This past year’s presidential job-approval average from Gallup caught me by surprise. After all, Barack Obama got Osama bin Laden in May, which gave him a few weeks of good job approval ratings, and his 2010 drubbing in the midterm elections would make most presume that he’d reached his nadir. Not hardly:
President Barack Obama averaged 44% job approval for his third full year in office, which ended Jan. 19. His third-year average is down slightly from his second-year average of 47% and much lower than his first-year average of 57%.
Obama’s third-year average is based on approximately 175,000 interviews with U.S. adults conducted between Jan. 20, 2011 — the second anniversary of his inauguration — and Jan. 19, 2012.
Obama’s job approval rating during his third year in office had its ups and downs, peaking at 53% in May and falling as low as 38% in August and October.
Obama actually finished worse than the overall annual average, with just 43% approval in the final quarter. That included a handful of mid-40s approval ratings at the end of the quarter, so one could argue that Obama has a little momentum coming into a presidential-election year. However, even those readings don’t beat his 2010 average, when Obama’s party got clobbered in midterm elections.
Actually, Obama should be thanking Jimmy Carter. Without Carter’s abysmal 37.9% for 1979, Obama would have set the lowest mark in Gallup history for third-year approval ratings. He now edges out Ronald Reagan, who finished 1983 with a 44.9% rating, but fell well short of Bill Clinton’s 47.5%, which is now third lowest in the series. Of course, both of those presidents won their re-election bids the following year, but both of those also had economies that had obviously strengthened and job creation well under way, especially Clinton, whose rating had more to do with HillaryCare and budgets. (The only other person besides Carter to lose his re-election bid in this series was George H. W. Bush, whose third-year rating was an astronomical 69.5, second-best in the series behind Eisenhower’s 72.1%.)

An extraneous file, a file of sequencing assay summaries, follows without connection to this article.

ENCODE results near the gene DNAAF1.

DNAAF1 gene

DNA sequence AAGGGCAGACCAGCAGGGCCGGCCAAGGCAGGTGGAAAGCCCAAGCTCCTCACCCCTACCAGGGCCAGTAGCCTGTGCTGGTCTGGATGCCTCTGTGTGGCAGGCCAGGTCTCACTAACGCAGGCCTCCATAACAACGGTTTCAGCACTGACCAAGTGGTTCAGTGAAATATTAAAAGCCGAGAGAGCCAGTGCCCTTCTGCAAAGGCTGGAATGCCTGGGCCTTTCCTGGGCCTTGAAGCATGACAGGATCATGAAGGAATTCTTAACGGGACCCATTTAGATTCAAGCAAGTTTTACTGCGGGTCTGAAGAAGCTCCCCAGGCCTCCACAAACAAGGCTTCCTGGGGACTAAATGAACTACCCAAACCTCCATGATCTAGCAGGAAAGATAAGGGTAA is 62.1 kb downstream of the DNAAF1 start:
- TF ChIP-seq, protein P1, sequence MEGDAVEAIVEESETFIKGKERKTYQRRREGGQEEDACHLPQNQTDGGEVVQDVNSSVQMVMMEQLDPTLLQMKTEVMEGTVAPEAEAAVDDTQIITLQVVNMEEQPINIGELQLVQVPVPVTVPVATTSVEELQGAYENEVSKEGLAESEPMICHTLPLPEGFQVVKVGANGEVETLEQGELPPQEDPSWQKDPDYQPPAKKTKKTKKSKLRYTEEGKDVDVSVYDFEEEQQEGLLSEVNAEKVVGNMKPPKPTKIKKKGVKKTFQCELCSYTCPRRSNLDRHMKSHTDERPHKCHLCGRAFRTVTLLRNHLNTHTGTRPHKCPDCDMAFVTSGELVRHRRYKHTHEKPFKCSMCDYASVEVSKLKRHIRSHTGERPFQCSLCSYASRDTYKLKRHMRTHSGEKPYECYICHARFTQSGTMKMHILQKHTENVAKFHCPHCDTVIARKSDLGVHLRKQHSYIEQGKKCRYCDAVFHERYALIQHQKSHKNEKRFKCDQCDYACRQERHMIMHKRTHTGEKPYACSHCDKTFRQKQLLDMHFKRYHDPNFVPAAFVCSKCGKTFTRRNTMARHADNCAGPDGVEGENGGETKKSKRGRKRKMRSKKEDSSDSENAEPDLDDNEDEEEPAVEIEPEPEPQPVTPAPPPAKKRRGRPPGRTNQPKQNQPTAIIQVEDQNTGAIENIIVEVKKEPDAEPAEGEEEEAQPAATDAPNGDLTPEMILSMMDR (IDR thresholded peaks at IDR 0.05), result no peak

Andrew Malcolm sums it up well, including Gallup’s note that this is one of the poorer annual averages in their 68-year history:
According to Gallup’s analysis:
“Comparing Obama’s third-year numbers with all presidential years in Gallup records, Obama’s 44% average job approval rating is well below average, ranking 53rd of the 68 presidential years measured.”
So far, so bad. …
So, the better Americans have come to know the guy and to watch his record, the less they seem to think of him. Of course, what really matters is what they think of him starting with early voting this October and ending the night of Nov. 6.
We’ll know more about that as this year unwinds, but unless there is a dramatic economic improvement, those numbers aren’t coming up. If getting Osama bin Laden doesn’t make a difference, then nothing else will.